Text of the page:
- 1. a union of states under a central government distinct from that of the separate states, who retain certain individual powers under the central government. 2. (cap.)the principles of the American Federalist party, especially its emphasis during the early years of the U.S. on a strong central government.
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fed·er·al·ism. (fĕd′ər-ə-lĭz′əm, fĕd′rə-) n. 1. a. A system of government in which power is divided between a central authority and constituent political units. b. Advocacy of such a system of government. 2.
Mar 25, 2020 · A federal system of government is characterized by the constitutionally-mandated division of political authority between the national government and sub-national territories, such as states or provinces. While being under one central government, each sub-unit maintains a certain level of political autonomy to better serve its population.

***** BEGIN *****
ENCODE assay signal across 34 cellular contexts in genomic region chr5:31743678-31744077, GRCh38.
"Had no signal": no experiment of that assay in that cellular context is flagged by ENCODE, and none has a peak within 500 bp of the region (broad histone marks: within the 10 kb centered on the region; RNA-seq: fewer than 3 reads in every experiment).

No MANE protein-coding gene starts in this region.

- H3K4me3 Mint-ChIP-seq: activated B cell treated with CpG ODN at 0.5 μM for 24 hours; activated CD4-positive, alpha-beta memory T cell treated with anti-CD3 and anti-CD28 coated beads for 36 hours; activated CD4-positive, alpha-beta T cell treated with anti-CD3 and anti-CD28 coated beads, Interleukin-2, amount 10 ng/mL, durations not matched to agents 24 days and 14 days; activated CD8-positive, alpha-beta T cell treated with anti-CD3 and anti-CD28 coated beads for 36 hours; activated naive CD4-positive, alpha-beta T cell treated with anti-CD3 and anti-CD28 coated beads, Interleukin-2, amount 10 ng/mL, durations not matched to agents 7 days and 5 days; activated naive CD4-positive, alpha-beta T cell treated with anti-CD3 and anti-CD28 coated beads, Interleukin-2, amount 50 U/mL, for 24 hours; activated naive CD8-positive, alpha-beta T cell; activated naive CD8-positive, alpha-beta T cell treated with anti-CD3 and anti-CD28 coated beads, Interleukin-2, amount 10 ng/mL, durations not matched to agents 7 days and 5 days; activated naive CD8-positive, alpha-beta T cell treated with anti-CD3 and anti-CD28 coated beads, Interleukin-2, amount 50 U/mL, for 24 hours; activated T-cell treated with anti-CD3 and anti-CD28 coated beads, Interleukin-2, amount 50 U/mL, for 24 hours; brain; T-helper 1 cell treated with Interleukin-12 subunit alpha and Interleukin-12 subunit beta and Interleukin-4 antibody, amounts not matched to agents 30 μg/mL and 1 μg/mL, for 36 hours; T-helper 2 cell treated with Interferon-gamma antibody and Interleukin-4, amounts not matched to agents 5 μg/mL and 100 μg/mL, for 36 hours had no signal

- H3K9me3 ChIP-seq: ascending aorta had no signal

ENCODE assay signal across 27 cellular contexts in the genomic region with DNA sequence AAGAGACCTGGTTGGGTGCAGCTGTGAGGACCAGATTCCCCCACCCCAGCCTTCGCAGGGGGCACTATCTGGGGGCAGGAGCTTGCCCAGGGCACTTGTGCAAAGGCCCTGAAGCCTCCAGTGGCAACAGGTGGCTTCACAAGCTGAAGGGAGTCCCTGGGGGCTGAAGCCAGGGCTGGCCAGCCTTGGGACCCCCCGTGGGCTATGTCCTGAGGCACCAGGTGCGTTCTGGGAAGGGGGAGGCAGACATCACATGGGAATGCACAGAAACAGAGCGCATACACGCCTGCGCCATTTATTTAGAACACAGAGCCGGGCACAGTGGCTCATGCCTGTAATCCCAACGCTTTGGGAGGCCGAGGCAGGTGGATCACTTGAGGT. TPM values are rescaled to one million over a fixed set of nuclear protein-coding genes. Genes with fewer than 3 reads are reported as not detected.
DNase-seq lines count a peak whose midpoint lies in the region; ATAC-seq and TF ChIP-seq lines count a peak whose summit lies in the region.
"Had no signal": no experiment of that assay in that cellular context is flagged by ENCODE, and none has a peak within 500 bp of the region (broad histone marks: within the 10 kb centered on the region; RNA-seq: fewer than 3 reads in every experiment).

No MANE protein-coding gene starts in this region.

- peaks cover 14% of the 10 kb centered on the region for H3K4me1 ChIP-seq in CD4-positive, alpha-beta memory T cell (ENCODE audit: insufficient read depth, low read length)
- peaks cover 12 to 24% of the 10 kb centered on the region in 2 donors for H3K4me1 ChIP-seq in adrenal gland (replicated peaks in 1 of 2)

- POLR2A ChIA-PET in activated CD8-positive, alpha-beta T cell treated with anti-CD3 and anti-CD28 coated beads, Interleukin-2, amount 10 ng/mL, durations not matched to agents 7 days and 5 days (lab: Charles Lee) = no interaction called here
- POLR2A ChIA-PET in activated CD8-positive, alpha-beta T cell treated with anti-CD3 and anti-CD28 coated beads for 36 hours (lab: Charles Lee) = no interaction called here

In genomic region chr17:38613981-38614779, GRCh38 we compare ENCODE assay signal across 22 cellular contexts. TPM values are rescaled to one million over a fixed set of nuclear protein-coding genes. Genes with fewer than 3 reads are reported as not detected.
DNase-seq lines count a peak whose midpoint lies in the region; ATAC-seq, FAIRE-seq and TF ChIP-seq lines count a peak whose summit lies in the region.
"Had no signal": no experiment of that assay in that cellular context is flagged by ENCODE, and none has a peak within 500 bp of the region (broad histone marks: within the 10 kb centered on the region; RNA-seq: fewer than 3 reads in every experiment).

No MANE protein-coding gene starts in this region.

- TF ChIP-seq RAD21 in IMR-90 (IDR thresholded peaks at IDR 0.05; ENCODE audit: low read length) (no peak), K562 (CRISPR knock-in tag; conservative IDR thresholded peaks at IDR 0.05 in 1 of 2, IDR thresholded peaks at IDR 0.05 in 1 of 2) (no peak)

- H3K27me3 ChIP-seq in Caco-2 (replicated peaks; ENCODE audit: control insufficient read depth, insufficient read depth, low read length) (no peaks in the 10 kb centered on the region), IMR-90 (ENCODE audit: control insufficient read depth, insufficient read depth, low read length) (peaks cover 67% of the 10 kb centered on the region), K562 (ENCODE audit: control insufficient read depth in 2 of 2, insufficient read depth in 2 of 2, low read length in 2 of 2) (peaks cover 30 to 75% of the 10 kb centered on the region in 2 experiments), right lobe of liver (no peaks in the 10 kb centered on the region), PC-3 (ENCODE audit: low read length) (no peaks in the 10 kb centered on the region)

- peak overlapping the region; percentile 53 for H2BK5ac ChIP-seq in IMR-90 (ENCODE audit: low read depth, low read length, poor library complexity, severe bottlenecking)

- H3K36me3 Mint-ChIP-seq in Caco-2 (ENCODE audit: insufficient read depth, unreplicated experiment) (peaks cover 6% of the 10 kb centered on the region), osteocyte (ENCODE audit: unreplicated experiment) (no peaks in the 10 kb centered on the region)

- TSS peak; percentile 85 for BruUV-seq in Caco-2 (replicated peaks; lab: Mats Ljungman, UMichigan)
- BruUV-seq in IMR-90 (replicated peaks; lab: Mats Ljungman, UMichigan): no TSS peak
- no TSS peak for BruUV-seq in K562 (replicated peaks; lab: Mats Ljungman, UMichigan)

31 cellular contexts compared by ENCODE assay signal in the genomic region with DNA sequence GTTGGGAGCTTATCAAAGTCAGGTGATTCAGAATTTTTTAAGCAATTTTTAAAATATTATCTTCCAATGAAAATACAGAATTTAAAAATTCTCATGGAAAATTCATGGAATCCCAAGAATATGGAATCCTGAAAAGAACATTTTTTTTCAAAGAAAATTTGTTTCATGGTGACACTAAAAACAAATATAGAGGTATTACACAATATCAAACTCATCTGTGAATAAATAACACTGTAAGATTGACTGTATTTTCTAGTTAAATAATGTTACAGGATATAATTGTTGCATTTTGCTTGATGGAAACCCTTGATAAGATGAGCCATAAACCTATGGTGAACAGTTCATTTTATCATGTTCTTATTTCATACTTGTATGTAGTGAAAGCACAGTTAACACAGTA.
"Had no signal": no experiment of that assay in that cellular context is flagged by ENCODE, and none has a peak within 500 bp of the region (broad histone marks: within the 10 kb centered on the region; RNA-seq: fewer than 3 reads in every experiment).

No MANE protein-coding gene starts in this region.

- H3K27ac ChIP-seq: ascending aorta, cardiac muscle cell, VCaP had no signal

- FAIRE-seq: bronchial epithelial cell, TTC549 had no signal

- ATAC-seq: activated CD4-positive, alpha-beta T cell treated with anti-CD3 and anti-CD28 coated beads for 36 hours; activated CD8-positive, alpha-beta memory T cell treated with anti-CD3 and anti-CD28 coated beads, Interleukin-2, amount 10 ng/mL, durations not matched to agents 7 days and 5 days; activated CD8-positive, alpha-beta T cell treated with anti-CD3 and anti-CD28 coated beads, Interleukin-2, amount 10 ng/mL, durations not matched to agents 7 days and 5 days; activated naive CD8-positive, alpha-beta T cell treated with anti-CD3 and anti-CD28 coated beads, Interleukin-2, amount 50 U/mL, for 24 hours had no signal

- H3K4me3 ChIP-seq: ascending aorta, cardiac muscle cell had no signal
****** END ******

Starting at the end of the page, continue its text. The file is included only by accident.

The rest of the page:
Also found in: Dictionary, Thesaurus, Financial, Encyclopedia. Related to Federal system: Federal Reserve System, Unitary System. Federalism. A principle of government that defines the relationship between the central government at the national level and its constituent units at the regional, state, or local levels.
- United States
- Concurrent Powers
- Further Reading
Federalism is a system of government in which the same territory is controlled by two levels of government. Generally, an overarching national government is responsible for broader governance of larger territorial areas, while the smaller subdivisions, states, and cities govern the issues of local concern. Both the national government and the smaller political subdivisions have the power to make laws and both have a certain level of autonomy from each other.
In the United States, the Constitution has established a system of “dual sovereignty,” under which the States have surrendered many of their powers to the Federal Government, but also retained some sovereignty. Examples of this dual sovereignty are described in the U.S. Constitution.
Concurrent powers refers to powers which are shared by both the federal government and state governments. This includes the power to tax, build roads, and create lower courts.
For more on federalism, see this Florida State University Law Review article, this Vanderbilt Law Review article, and this Stanford Law Review article.
Federalism is a system in which the power to govern is shared between national, state, and local governments.